/ Peter Bebergal / 5 am Thu, Mar 28 2013
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  • Opponents Wanted: forgotten gaming mags find new life on the net

    Opponents Wanted: forgotten gaming mags find new life on the net

    Oh, those glorious gaming magazines! From Ares, to The General, to The Dragon, the original thrill and excitement of pen 'n' paper gaming is there to be experienced at the Internet Archive and other online haunts.

    The Internet Archive is one of the great treasures of the internet, housing content in every media; texts, video, audio. It’s also the home of the Wayback Machine, an archive of the Internet from 1996. I thought I had explored the site pretty thoroughly—at least according to my own interests—but recently came across runs of some of the great gaming magazines of the 1970s and 80s; The Space Gamer, Ares, Polyhedron, The General, and—temporarily—Dragon Magazine. These magazines represent not only the golden age of gaming, but expose the thrill and excitement of gaming when it was still new, still on the margins. It was a time when gaming still felt a little, dare I say, punk.

    Today, finding members of your particular community of interest is a Google search away, but in the 1970s the only way to be in contact with others who shared interests was through magazines. For many gamers, even finding the games could be difficult. Discovering the gaming magazines revealed an active gaming industry that still maintained a sense of being on the vanguard.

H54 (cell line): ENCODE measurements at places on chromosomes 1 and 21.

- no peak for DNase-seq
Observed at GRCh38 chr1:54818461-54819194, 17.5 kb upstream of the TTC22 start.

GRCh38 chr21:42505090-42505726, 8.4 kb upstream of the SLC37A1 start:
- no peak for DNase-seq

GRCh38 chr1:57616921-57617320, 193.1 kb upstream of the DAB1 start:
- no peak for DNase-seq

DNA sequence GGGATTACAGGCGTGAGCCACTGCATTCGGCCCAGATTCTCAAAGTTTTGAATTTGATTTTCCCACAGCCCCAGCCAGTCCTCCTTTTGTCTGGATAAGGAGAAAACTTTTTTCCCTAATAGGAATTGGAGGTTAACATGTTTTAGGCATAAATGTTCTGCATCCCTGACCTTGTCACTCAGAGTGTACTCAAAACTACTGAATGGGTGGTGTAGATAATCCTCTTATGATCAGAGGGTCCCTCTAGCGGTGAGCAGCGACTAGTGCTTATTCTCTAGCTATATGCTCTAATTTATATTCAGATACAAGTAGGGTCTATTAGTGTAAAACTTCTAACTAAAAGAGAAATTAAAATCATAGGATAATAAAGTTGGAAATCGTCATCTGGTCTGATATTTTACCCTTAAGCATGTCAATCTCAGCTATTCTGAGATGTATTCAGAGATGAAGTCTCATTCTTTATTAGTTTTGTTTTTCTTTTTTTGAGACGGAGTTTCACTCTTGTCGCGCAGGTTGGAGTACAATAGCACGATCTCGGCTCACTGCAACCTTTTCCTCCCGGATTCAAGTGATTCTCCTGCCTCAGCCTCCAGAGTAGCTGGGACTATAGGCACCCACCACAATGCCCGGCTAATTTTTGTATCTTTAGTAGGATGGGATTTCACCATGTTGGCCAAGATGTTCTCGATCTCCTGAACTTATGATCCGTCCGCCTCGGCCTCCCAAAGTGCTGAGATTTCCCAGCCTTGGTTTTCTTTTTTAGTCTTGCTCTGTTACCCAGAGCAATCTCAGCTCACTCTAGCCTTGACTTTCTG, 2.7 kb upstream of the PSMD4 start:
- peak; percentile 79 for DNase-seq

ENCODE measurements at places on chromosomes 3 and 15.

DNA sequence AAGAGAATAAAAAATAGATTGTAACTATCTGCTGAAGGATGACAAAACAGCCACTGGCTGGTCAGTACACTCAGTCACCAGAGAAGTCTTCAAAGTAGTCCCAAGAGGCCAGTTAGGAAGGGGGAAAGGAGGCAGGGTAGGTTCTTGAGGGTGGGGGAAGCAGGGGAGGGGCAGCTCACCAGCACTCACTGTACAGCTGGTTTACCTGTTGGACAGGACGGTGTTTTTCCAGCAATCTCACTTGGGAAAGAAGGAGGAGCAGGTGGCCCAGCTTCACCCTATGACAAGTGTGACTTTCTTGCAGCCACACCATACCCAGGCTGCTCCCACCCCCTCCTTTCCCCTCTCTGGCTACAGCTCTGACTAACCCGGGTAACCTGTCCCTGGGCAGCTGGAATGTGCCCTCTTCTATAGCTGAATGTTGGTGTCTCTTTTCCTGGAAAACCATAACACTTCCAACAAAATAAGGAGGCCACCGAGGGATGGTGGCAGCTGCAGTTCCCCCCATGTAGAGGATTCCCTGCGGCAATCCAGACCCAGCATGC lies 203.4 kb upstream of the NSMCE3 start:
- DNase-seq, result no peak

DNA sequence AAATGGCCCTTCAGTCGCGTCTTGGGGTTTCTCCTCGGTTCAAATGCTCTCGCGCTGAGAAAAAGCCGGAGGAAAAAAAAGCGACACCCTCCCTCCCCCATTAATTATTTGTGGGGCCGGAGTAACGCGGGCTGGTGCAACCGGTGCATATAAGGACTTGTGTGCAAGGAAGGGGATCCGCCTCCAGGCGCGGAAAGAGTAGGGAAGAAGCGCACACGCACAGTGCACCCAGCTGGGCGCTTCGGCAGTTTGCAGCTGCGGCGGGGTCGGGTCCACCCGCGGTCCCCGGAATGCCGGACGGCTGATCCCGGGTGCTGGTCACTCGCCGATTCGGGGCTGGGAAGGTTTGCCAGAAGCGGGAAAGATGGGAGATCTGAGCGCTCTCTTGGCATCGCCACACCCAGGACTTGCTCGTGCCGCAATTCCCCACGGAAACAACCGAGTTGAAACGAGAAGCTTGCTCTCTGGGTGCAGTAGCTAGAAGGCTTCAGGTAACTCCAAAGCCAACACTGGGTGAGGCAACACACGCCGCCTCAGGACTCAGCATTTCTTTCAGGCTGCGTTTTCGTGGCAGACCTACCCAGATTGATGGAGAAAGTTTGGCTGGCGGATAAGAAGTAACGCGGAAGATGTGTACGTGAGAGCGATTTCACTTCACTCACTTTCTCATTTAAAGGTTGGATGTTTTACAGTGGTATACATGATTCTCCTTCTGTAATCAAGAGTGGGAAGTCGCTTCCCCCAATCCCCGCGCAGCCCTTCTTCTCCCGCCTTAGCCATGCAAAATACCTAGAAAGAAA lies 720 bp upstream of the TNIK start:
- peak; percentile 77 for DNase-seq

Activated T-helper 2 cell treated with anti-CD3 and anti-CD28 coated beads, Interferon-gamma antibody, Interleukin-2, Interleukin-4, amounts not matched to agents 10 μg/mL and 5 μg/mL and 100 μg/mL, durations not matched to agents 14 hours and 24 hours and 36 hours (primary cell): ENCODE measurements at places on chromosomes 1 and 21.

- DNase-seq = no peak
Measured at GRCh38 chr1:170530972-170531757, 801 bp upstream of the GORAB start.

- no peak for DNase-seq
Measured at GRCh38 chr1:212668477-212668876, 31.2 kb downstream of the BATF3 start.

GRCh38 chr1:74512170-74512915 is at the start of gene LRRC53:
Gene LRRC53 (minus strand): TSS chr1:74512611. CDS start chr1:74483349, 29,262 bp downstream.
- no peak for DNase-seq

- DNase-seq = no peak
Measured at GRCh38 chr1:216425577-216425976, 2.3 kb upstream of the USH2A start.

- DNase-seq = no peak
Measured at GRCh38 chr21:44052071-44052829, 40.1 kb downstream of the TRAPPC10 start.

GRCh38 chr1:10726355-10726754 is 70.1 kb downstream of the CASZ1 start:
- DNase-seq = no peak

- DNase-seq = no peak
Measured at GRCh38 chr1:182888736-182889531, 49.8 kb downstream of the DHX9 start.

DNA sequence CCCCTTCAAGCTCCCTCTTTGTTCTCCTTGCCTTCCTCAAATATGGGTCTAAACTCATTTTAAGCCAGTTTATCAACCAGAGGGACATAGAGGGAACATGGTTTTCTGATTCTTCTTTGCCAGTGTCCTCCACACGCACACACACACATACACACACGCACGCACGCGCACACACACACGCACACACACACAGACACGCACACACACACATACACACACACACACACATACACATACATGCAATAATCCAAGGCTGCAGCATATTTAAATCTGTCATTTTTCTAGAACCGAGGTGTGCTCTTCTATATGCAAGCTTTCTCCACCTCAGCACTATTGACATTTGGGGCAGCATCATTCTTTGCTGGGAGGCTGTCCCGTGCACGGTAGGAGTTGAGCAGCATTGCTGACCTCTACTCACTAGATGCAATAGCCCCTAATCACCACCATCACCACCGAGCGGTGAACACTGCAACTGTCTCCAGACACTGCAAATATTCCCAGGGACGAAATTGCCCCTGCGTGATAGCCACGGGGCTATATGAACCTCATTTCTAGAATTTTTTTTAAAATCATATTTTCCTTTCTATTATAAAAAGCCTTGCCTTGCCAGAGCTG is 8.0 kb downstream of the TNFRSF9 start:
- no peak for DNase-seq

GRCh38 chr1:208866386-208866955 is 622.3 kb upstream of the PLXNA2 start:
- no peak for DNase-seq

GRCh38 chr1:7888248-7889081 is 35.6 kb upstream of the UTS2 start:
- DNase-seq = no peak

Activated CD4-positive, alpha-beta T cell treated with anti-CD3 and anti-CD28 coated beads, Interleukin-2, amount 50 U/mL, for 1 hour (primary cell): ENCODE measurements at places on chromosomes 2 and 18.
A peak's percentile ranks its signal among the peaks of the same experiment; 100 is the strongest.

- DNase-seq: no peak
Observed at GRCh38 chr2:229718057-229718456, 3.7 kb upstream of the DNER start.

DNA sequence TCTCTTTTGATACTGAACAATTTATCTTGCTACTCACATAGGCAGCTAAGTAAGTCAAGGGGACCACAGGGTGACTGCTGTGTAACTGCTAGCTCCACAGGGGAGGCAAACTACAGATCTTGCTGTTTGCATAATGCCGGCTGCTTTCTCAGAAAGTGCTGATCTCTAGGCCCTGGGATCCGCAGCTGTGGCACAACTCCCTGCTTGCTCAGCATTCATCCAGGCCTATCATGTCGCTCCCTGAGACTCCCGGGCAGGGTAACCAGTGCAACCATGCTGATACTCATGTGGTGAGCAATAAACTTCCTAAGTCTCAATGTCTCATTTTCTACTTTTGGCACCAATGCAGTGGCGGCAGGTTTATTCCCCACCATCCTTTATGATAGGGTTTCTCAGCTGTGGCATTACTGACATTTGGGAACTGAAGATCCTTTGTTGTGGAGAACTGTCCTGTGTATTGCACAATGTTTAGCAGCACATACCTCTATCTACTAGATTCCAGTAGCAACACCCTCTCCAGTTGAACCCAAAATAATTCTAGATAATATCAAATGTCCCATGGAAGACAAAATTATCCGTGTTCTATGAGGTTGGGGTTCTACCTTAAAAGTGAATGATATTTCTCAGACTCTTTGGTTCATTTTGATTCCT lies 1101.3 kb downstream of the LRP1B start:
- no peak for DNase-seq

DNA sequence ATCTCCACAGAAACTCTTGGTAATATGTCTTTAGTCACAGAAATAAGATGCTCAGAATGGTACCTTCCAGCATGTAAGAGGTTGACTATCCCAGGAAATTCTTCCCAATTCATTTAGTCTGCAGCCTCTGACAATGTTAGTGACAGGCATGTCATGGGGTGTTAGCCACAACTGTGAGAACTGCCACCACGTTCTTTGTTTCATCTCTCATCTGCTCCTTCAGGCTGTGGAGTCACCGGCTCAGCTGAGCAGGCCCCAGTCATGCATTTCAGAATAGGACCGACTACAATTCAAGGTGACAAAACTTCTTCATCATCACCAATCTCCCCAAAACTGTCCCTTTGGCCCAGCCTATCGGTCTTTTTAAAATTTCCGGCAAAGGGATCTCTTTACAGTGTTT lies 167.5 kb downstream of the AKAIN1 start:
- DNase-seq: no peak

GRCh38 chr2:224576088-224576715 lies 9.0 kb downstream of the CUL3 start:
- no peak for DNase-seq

The earliest issues show off their newsletter origins. The Space Gamer and The Generalstarted off on plain paper in black and white. Even the first issues of Dragon look like a teenager’s fanzine, but the enthusiasm and energy are infectious. Who couldn’t love the introduction of new monsters for your campaign such as the Gem Var, a creature composed entirely of gemstone and that cannot take damage from bladed weapons. The artists, editors and letter writers were the best friends you had never met. Gaming in the 1970 and 80s felt a little like being into punk rock. You knew it was offbeat, knew that outsiders didn’t get it, but you also knew that this was cool. Even the advertisements and listings of conventions expanded the universe of gaming a thousandfold. Not unlike ordering 45s of unknown bands from punk zines, was sending away for microgames, miniatures and supplements from tiny game publishers.

    Browsing through them now using Internet Archive’s terrific “read online” feature, it’s clear how important these magazines were to a fledgling hobby (and how wonderfully awful some of the artwork was). The amount of new gaming content these magazines offered is astonishing, and it was this very malleability of the rules that created a sense within the community of gamers that it was perpetually new, always reaching out towards the next idea. The first issue of Dragon Magazine from 1976 (then called The Dragon) admitted in its editor’s note that it was entering new territory, but managed to fill that pioneering issue with a story by Fritz Leiber, new spells, a discussion of science and magic in D&D, and introduced a regular section called “Mapping the Dungeons,” which was a list of the names and addresses of gamemasters looking for players (David Mumper of Henniker, New Hampshire, where are you now?).